Deletion of MPs’ attendance data may hamper misconduct investigations, unions warn |  Political news

Deletion of MPs’ attendance data may hamper misconduct investigations, unions warn | Political news

MP misconduct investigations could be jeopardized after House of Commons authorities agreed to delete attendance data for members of parliament, the unions have warned.

Following complaints from the likes of Jacob Rees-Mogg and Mark Spencer, House of Commons Clerk John Benger agreed to remove data on when MPs had been in parliament after seven days.

The dispute over deletion of MPs’ data arose after Rees-Mogg, an official cabinet minister, tweeted about a “leftist freedom of information request” showing he had attended the House of Commons 159 times in 154 days sitting.

He complained, and the Speaker of the House of Representatives, Sir Lindsay Hoyle, asked MPs to make statements on whether the data should be removed, and it was decided that it should be removed every week.

when news from heaven asked to see the reasons why parliamentarians did not want this data to be kept – where it could have been accessed through further freedom of information requests – the Spokesperson refused.

Now two separate unions have raised concerns about how this could affect investigations into the allegations against MPs.

Garry Graham, deputy general secretary of the Prospect union, which represents civil servants, said: “Given the growing concern about sexual misconduct by parliamentarians involving parliamentary workers, it seems potentially unwise to destroy evidence that could substantiate an allegation. made about the occurrence of such an incident”. on the farm.”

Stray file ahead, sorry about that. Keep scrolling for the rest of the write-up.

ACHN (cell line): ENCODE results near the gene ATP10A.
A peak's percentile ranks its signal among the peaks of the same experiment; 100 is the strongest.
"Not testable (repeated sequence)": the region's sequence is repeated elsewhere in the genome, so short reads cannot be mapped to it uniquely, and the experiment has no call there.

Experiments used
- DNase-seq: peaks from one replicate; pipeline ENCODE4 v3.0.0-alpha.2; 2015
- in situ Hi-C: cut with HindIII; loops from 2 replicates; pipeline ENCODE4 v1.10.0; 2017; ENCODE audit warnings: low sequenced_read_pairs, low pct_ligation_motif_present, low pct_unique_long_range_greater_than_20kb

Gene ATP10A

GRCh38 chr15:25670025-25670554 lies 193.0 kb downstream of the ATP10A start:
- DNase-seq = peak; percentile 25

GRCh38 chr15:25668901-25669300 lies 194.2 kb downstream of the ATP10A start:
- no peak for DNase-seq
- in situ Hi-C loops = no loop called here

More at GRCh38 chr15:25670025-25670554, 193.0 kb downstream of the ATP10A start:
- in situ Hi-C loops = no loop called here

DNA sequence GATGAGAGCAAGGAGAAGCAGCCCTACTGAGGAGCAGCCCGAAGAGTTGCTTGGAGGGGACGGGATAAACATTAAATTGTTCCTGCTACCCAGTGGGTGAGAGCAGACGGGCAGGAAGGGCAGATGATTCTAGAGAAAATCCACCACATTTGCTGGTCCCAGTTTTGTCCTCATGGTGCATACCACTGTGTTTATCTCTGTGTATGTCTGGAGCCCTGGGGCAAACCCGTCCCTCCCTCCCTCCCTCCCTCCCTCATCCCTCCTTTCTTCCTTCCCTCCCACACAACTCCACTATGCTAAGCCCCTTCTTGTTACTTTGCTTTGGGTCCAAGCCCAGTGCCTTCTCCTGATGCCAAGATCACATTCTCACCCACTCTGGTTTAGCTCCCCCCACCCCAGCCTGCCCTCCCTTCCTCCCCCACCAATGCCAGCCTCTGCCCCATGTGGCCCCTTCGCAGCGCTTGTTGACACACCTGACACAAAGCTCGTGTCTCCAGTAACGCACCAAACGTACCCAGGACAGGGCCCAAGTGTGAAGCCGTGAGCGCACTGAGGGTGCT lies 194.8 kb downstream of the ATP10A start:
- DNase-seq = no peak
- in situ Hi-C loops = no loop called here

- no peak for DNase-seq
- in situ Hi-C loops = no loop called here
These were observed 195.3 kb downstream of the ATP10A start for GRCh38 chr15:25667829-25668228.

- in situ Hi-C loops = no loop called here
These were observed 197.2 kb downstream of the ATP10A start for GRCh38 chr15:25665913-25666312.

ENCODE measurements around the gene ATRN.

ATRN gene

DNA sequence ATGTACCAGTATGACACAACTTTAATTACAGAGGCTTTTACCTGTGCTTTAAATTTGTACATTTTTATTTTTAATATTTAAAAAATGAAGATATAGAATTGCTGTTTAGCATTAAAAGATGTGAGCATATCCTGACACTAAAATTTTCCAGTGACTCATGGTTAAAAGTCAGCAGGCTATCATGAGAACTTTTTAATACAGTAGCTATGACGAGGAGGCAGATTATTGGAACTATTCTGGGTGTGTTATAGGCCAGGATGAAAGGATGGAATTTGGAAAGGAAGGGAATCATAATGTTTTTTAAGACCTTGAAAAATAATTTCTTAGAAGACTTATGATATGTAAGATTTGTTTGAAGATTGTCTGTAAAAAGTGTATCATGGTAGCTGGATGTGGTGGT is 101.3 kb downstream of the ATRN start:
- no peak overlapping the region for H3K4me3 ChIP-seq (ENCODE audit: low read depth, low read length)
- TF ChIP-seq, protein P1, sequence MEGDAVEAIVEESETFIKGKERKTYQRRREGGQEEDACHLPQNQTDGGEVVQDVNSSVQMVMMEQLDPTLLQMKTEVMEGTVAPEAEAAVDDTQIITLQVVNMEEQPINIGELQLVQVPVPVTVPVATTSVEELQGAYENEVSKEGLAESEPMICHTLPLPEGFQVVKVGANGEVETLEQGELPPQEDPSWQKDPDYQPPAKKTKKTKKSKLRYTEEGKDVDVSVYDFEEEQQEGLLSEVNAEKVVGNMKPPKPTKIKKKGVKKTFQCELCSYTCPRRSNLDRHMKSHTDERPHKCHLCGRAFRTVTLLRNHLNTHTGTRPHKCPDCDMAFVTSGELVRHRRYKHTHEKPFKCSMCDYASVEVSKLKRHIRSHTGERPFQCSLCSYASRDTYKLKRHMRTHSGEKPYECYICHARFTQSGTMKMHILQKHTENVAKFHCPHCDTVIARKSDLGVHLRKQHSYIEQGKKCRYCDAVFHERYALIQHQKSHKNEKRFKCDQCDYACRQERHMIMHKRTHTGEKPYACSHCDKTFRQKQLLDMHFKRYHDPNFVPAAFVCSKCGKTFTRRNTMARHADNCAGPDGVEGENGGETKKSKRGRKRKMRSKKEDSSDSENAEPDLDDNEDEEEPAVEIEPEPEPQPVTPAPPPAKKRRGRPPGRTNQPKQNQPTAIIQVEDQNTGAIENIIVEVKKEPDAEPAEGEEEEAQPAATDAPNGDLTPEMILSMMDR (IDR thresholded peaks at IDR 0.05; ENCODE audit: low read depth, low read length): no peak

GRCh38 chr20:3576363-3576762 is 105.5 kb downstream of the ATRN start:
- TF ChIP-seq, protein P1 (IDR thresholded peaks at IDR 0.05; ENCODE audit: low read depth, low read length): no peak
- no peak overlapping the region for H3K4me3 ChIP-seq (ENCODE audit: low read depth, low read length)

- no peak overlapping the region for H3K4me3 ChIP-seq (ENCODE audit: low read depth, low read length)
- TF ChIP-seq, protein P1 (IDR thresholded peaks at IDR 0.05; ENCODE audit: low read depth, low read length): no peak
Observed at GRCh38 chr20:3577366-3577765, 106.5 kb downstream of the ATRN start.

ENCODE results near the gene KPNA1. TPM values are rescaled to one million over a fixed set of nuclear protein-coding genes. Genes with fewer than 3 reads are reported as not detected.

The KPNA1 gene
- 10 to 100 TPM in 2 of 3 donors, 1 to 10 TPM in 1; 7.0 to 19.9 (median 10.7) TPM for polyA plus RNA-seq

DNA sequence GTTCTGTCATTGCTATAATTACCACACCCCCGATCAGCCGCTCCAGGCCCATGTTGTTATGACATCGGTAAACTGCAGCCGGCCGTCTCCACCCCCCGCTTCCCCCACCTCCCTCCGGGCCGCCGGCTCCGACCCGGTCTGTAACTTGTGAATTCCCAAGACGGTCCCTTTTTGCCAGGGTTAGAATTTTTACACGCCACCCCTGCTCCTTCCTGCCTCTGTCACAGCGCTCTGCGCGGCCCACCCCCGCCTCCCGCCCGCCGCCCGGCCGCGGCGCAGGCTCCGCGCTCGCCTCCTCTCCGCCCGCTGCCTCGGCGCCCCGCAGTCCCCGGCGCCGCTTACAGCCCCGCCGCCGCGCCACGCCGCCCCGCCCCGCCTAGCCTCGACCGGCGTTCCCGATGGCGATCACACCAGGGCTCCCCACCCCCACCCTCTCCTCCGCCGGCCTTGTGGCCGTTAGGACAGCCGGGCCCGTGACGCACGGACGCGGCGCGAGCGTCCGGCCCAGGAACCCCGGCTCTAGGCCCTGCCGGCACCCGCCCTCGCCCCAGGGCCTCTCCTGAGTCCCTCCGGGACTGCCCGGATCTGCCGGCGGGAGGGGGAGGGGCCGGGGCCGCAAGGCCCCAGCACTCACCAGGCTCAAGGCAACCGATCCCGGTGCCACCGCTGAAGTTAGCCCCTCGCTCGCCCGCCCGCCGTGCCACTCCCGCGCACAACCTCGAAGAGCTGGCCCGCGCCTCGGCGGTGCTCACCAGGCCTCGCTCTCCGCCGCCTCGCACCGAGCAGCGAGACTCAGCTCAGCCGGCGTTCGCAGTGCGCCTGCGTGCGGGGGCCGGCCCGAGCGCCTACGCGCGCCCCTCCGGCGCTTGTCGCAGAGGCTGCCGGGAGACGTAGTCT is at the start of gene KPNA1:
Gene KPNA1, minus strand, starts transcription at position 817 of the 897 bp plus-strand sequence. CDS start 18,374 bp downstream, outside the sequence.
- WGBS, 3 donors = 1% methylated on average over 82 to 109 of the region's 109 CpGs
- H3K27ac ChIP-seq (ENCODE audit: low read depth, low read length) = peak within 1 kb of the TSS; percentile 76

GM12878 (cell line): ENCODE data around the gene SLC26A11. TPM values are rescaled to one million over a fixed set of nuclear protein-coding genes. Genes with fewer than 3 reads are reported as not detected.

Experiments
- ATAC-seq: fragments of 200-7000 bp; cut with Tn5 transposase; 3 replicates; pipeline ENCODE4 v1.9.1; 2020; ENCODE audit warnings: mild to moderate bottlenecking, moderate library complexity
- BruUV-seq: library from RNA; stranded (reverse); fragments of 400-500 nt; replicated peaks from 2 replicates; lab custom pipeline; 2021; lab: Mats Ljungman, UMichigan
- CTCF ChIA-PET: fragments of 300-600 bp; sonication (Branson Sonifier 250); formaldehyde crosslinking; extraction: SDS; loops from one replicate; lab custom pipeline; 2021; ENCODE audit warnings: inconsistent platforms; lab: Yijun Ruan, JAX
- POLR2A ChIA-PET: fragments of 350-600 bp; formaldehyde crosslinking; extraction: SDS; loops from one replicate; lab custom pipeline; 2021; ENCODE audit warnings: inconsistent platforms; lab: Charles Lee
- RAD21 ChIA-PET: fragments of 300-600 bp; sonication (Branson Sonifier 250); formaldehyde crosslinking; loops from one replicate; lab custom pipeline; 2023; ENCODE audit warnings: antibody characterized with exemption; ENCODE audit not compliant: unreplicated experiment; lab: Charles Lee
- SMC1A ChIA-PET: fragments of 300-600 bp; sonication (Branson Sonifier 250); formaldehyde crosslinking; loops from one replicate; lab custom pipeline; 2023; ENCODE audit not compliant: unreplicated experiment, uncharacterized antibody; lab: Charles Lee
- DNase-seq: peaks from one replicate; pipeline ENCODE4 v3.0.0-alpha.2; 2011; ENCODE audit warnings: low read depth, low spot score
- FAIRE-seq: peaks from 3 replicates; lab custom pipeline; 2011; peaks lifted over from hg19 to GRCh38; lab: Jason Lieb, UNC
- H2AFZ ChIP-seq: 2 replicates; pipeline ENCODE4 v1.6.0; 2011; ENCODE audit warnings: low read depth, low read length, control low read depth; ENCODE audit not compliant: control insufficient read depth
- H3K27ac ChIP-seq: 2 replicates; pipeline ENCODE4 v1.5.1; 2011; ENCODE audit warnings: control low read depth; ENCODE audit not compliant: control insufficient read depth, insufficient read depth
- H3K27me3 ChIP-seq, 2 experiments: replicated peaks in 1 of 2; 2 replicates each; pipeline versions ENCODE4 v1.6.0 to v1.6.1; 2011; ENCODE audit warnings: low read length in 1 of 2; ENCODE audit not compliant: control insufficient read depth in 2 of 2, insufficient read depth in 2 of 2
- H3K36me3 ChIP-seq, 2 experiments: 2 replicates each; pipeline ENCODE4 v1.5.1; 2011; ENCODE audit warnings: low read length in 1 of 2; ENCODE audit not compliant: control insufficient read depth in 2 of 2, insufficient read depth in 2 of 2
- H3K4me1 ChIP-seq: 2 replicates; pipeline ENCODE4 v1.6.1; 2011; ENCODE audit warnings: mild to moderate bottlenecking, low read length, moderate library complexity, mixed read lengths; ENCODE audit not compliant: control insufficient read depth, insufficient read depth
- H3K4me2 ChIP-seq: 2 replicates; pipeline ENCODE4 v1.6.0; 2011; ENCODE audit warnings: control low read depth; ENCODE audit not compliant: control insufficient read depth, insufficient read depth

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Jawad Raza, a country official for the FDA, who also represents civil servants, said: “House authorities need to be more transparent about why the decision to remove MPs’ attendance data was made, as this information could be vital for safety and security purposes”. .

“Knowing which MPs have attended the parliamentary premises is often useful when investigating cases of misconduct involving intimidation or harassment of staff, and indeed for tracking positive cases during a pandemic.”

Mr Rees-Mogg, along with the Leader of the House of Commons Mark Spencer, met with Sir Lindsay before making the decision.

Parliamentary officials spoke with security, legal, information management, information compliance and human resources advisers, as well as members of the House of Commons Committee.

It comes after a series of complaints in recent months and years about the conduct of MPs, including the scandal surrounding the former deputy chief. Chris Pincherwhich was instrumental in the downfall of Boris Johnson.

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A House of Commons spokesman said: “The House Clerk, as data controller, has completed a review of the House’s data retention policy in respect of members. Having considered relevant advice and representations, the Data retention policy for members has been updated so that all pass usage data is retained for only seven days.

“The Secretary is satisfied that retention of this data for the proposed period meets all of our health and safety requirements. We are unable to comment further on the details of our security or investigative processes.”

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